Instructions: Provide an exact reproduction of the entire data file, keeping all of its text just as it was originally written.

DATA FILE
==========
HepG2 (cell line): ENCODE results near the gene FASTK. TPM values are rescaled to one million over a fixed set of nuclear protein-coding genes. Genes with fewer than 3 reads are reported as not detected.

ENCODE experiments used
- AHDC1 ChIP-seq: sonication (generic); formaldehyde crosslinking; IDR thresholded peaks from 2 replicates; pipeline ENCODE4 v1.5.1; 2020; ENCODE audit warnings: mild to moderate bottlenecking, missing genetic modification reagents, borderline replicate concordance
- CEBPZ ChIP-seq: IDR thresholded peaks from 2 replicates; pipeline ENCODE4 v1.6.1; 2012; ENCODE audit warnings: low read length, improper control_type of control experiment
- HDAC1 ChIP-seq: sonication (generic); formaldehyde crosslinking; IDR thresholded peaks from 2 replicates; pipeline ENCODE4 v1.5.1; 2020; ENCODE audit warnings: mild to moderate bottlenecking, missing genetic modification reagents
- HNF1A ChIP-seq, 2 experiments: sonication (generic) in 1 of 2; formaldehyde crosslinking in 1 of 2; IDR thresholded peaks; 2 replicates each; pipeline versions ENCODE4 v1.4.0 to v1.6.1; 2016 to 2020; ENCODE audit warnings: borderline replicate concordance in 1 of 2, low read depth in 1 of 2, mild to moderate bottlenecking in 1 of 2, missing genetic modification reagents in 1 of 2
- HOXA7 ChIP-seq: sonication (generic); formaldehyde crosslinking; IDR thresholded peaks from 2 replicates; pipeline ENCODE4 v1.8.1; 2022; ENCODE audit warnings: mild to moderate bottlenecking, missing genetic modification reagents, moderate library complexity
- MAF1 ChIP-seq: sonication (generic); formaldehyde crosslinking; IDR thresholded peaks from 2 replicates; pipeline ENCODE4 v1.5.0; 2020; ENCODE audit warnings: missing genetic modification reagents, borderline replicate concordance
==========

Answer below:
HepG2 (cell line): ENCODE results near the gene FASTK. TPM values are rescaled to one million over a fixed set of nuclear protein-coding genes. Genes with fewer than 3 reads are reported as not detected.

ENCODE experiments used
- AHDC1 ChIP-seq: sonication (generic); formaldehyde crosslinking; IDR thresholded peaks from 2 replicates; pipeline ENCODE4 v1.5.1; 2020; ENCODE audit warnings: mild to moderate bottlenecking, missing genetic modification reagents, borderline replicate concordance
- CEBPZ ChIP-seq: IDR thresholded peaks from 2 replicates; pipeline ENCODE4 v1.6.1; 2012; ENCODE audit warnings: low read length, improper control_type of control experiment
- HDAC1 ChIP-seq: sonication (generic); formaldehyde crosslinking; IDR thresholded peaks from 2 replicates; pipeline ENCODE4 v1.5.1; 2020; ENCODE audit warnings: mild to moderate bottlenecking, missing genetic modification reagents
- HNF1A ChIP-seq, 2 experiments: sonication (generic) in 1 of 2; formaldehyde crosslinking in 1 of 2; IDR thresholded peaks; 2 replicates each; pipeline versions ENCODE4 v1.4.0 to v1.6.1; 2016 to 2020; ENCODE audit warnings: borderline replicate concordance in 1 of 2, low read depth in 1 of 2, mild to moderate bottlenecking in 1 of 2, missing genetic modification reagents in 1 of 2
- HOXA7 ChIP-seq: sonication (generic); formaldehyde crosslinking; IDR thresholded peaks from 2 replicates; pipeline ENCODE4 v1.8.1; 2022; ENCODE audit warnings: mild to moderate bottlenecking, missing genetic modification reagents, moderate library complexity
- MAF1 ChIP-seq: sonication (generic); formaldehyde crosslinking; IDR thresholded peaks from 2 replicates; pipeline ENCODE4 v1.5.0; 2020; ENCODE audit warnings: missing genetic modification reagents, borderline replicate concordance